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High-quality building materials are virtually impossible to find throughout much of Cuba, with homeowners forced to buy paint and water pumps stolen from government agencies and pay overseas travelers to bring items as large as sinks and kitchen cabinets in their checked luggage. In state-run hardware stores, a request for an item as mundane as a box of screws can provoke peals of laughter from salesclerks.

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The foundation’s proposal to send four shipping containers with as much as $862,000 of materials ranging from nuts and bolts to tools and roofing was approved by the U.S. government in May, after Obama created a series of exemptions to the embargo. The exceptions include permission for Americans to export supplies donated for the purpose of supporting the Cuban people in fields such as science, archaeology and historical preservation. Read the rest of this entry »


Rand Paul Is Right. Social Conservatives Should Embrace Libertarianism

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  writes:  Buzzfeed recently offered readers a peek into the bottomless well that is right-wing hypocrisy. “Republican Senator Who Voted To Defund NPR Says He Listens To NPR,” reads the headline, “He declined to mention that on the show.” Arizona Senator Jeff Flake is evidently a fan of cerebral upmarket radio programming, but also voted to defund the media organization.

…”Paul argued that a dose of libertarianism would not only help the GOP broaden its base, but that it was philosophically compatible with social conservative values.”

You know, it’s almost as if he knows one of these positions has absolutely nothing to do with the other. I enjoy NPR. I believe NPR, a network that boasts an audience in the tens of millions, can compete without taxpayer funding. You see: those are two distinct and non-conflicting sentences. But you know the drill. Distinctions are distracting. If you fail to support the Fair Pay Act, deep down you believe women are nothing but baby-making automatons. If you oppose nanny-state intrusions, you’re probably cool with fat kids and their diabetes… and so on.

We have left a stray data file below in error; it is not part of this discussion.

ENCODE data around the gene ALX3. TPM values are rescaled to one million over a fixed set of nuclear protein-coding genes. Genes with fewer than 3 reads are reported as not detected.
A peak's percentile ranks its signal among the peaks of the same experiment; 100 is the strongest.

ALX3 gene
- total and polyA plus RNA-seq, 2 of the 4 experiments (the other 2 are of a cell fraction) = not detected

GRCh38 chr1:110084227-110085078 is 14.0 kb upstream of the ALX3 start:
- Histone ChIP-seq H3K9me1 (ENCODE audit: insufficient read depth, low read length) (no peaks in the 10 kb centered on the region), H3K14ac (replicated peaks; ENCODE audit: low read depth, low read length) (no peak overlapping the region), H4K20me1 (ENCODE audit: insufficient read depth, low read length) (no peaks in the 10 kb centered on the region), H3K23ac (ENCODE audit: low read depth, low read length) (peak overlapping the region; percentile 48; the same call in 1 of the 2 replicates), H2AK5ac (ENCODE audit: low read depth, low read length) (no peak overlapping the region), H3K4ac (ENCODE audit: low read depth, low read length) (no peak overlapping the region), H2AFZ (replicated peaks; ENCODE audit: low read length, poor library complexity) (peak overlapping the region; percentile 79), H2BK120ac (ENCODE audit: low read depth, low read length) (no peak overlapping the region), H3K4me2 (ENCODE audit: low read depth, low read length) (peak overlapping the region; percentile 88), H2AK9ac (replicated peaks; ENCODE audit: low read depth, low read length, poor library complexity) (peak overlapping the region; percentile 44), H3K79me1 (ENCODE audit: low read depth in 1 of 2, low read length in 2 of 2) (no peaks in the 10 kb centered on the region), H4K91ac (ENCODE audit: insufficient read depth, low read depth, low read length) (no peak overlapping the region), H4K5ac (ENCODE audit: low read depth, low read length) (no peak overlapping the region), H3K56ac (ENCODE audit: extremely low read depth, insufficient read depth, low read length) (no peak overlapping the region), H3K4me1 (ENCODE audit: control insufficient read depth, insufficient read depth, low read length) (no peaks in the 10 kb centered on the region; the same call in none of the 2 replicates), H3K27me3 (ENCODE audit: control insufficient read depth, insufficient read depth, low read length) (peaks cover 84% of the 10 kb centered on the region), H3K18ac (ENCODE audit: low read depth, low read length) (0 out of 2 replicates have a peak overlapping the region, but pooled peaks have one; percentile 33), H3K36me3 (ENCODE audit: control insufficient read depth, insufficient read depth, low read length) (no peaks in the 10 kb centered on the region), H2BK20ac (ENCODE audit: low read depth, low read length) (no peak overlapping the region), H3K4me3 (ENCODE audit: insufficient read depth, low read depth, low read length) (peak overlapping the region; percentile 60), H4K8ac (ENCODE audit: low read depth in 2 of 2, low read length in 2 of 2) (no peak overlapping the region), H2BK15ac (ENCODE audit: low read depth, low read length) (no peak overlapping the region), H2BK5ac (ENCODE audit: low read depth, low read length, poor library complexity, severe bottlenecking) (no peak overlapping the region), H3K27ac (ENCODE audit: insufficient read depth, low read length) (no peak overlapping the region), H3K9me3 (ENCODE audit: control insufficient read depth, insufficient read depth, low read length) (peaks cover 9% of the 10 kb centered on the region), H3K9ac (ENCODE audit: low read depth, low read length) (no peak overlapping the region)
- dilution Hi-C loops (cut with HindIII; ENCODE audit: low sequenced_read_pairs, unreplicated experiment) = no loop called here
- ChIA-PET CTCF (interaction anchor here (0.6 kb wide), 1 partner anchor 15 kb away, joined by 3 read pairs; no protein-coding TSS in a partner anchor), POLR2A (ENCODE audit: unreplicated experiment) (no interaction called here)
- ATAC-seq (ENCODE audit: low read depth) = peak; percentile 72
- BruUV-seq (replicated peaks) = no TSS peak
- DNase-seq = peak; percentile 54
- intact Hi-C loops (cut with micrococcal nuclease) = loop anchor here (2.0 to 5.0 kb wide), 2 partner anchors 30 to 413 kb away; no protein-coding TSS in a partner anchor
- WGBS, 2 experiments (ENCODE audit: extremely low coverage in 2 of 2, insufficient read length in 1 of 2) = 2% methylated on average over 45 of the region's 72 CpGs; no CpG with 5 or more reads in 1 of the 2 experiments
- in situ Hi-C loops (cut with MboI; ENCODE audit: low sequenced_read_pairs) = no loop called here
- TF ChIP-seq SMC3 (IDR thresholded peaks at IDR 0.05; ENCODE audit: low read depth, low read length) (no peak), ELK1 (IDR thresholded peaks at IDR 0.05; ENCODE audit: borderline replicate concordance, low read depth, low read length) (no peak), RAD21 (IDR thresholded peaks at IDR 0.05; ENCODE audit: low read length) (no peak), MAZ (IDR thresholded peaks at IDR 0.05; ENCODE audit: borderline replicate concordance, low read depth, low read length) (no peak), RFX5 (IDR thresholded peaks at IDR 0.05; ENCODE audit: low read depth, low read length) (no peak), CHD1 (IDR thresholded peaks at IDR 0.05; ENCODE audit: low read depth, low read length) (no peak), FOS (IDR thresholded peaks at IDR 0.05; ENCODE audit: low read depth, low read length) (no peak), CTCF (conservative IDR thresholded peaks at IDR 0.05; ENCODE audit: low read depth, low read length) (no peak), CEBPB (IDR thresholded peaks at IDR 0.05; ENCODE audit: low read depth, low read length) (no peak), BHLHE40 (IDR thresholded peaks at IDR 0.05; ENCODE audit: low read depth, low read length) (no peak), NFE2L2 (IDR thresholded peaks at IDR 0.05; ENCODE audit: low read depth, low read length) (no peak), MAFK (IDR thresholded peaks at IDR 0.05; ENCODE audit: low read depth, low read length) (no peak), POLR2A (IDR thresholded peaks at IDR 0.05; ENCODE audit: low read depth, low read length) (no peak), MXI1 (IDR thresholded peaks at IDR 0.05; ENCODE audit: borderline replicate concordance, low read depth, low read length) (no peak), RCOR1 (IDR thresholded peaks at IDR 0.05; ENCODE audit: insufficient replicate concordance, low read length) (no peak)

For progressives, politics is not just a difference of opinion, but a great battle between decency and unfettered greed. So the conflation of choice and coercion is often aimed at your morality. You may claim to care about the underprivileged, but your votes say otherwise. To even suggest that a fiscally conservative outlook might be compatible with faith is hypocrisy.

Read the rest of this entry »


Republican Doctors Running for Congress Amid ObamaCare Rollout Catastrophe

Doctor_patient_640Alexandra Jaffe reports: Eleven Republican doctors are running for the Senate, hoping that voters will see their medical expertise as an asset amid the administration’s botched rollout of ObamaCare.

“Doctors are in a very unique position to look at the financing of healthcare,” Rep. Paul Broun, a family physician running for the GOP nomination for Georgia’s open Senate seat, told The Hill.

“We go into medicine for one reason, and one reason only: Because we care about people, we want the people who we serve to have a productive, happy, healthy life,” he added. “That’s the kind of policymaker we should have in place in dealing with healthcare policy.”

Doctors running in Senate races from North Carolina to Oregon are all pitching voters on their experience in the medical field.

It’s not unusual for doctors to seek elected office. But it’s not necessarily typical for them to win, however. The Senate counts only three physicians in its ranks. Last year, former Surgeon General Richard Carmona, a Democrat who ran largely on his record in medicine, lost to now-Sen. Jeff Flake (R-Ariz.).

A 2012 Gallup survey rated medical doctors as the third most-trustworthy profession, below only nurses and pharmacists.

In contrast, members of Congress were second from the bottom, considered more trustworthy than only care salespeople.

That makes physician candidates well poised to hammer home a main Republican narrative that has emerged in recent weeks — that Democrats who pledged to Americans they could keep their insurance under ObamaCare are untrustworthy. Read the rest of this entry »